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Slow fashion and fast fashion, which is the difference?

With the everyday hustle and bustle that affects each of us, we have become accustomed to consuming and buying products that respond instantly to our needs. Information is conveyed instantly through our smartphones, food can be ordered from a fast food restaurant or bought already cooked directly from the supermarket.

Fashion over the years has adapted to these needs and more and more brands are producing clothes that are cheap for the customer but also short-lived, a kind of 'disposable' clothing that is useful for satisfying the instant need but is not destined to last due to the poor quality of the raw materials used.

I want to start precisely from this concept to describe and define fast fashion, before contrasting it with slow fashion which is exactly its opposite.


What is fast fashion

Following fashion and current trends is very expensive if you decide to buy catwalk clothes and the fashion market has reacted to this through fast fashion. How has it done this? Simple, by creating garments that emulate the outfits of celebrities and catwalk shows but at a very low cost of production and, consequently, of sale.

On the one hand, the consumer can benefit from this by dressing in the latest fashion, but on the other hand he must be aware of what he is buying. Often garments bought from fast fashion have a very short life span, spoil quickly and are made from cheap materials, so it is not a long-term expense.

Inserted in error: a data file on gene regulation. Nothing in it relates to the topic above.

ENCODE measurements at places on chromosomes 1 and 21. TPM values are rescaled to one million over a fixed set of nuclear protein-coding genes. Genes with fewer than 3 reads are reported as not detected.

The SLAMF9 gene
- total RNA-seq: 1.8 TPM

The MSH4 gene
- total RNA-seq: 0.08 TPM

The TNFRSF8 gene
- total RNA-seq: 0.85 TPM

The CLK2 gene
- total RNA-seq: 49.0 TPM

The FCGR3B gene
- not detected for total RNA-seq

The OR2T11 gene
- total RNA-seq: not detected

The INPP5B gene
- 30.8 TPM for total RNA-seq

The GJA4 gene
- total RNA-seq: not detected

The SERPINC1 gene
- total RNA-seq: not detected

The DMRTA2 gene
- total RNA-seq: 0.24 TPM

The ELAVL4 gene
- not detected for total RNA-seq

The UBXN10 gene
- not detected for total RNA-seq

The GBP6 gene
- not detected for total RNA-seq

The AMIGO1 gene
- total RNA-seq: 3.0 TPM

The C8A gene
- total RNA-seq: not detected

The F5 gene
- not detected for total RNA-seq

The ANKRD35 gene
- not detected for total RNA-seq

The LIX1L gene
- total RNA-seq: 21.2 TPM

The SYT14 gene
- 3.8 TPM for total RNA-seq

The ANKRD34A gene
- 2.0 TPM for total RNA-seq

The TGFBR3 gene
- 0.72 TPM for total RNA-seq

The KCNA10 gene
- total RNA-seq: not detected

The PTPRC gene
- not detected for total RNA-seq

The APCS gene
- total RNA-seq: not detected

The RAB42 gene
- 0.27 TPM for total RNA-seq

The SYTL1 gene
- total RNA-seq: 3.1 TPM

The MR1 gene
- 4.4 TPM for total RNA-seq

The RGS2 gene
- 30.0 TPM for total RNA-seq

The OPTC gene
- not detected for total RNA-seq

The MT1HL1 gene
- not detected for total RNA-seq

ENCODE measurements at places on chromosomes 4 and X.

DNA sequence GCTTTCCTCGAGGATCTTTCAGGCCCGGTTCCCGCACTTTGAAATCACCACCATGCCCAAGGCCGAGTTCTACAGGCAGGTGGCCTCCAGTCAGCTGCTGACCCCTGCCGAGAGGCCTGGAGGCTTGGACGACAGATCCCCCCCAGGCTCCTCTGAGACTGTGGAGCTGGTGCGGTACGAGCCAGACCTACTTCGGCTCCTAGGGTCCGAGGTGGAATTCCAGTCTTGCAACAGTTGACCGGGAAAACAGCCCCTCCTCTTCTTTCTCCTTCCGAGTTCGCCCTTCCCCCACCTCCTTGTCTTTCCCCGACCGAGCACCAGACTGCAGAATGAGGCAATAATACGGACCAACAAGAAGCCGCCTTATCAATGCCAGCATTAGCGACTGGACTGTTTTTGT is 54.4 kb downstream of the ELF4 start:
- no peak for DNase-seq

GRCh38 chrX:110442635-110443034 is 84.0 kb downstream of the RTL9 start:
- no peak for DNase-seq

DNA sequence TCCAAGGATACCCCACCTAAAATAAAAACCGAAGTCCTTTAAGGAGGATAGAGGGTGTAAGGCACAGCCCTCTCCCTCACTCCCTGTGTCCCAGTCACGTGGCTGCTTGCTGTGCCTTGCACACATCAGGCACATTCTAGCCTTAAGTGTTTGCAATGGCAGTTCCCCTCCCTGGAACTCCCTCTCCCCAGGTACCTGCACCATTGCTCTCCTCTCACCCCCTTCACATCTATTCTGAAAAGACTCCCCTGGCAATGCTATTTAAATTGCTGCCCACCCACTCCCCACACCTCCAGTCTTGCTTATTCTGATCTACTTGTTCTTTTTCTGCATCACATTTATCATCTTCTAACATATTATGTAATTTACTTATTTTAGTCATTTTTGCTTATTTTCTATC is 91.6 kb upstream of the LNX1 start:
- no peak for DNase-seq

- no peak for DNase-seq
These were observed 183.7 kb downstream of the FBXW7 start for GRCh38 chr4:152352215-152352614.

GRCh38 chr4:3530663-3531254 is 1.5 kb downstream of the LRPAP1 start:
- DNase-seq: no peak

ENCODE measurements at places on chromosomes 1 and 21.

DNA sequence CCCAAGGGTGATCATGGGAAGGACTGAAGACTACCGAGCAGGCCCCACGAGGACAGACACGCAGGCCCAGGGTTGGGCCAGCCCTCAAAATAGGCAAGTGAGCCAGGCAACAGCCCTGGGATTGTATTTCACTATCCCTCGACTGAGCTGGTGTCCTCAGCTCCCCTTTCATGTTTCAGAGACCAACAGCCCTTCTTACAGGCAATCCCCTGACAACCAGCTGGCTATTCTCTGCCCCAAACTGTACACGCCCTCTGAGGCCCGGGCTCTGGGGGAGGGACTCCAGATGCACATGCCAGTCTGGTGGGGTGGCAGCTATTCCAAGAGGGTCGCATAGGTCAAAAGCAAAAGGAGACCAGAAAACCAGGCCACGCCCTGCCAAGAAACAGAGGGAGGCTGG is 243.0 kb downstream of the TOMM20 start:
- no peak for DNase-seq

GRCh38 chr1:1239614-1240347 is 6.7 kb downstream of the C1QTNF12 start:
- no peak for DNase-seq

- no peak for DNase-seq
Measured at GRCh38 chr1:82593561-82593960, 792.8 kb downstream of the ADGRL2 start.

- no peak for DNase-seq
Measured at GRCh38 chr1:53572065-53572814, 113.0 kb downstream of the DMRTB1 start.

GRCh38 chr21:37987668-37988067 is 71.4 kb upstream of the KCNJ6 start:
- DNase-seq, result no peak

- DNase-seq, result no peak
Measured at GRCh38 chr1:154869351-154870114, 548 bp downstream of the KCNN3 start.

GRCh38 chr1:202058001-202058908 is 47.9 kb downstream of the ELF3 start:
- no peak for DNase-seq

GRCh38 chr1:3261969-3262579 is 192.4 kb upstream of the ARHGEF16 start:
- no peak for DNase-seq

I also want to say a few words about the ethics of the creation process of these garments, which have a negative impact on both the environment and labour exploitation. To produce an unlimited amount of clothes necessarily increases the use of plastic, cotton and polyester, three materials that for different reasons damage our ecosystem.

In addition, the need to produce clothes very quickly and at a low cost requires the use of very cheap labour, often from Bangladesh, Cambodia and Indonesia where there are no strict regulations against labour exploitation.

In essence, fast fashion leads to fashionable, cheap and always available clothes but negatively affects the quality of the garments, the ecosystem of our planet and has a bad social impact.

What is slow fashion

Slow fashion is the answer to fast fashion, its exact opposite. Garments are produced using systems that respect the environment by seeking its preservation both in materials and during production.

This is done by using ecological, recycled or otherwise high quality materials, to ensure not only a low environmental impact but also greater durability for those who buy and wear the garments. We are therefore not talking about 'disposable' clothes, but rather about careful purchases that are able to last over time without being excessively damaged.

Even the choice of production factories is made according to precise ethics. Those who create slow fashion garments do not make use of underpaid labour but choose factories that work in countries where labour is paid appropriately and where authoritative labour laws are in force.


The growth of slow fashion

In recent years there has been an increase in labels choosing to create their garments following the principles of slow fashion, and this is because consumers are also slowly becoming aware.

The 'hit-and-miss' fashion is slowly losing its power as information about the methods it uses grows. As people become more aware of issues such as the environment or labour exploitation, the number of slow fashion consumers will grow.

This is why I believe that in the future this style of production and sales may be the dominant one, I chose it for an ethical issue that aligns with my personal concept of fashion and also to give my customers the best possible product, and I am happy about that.

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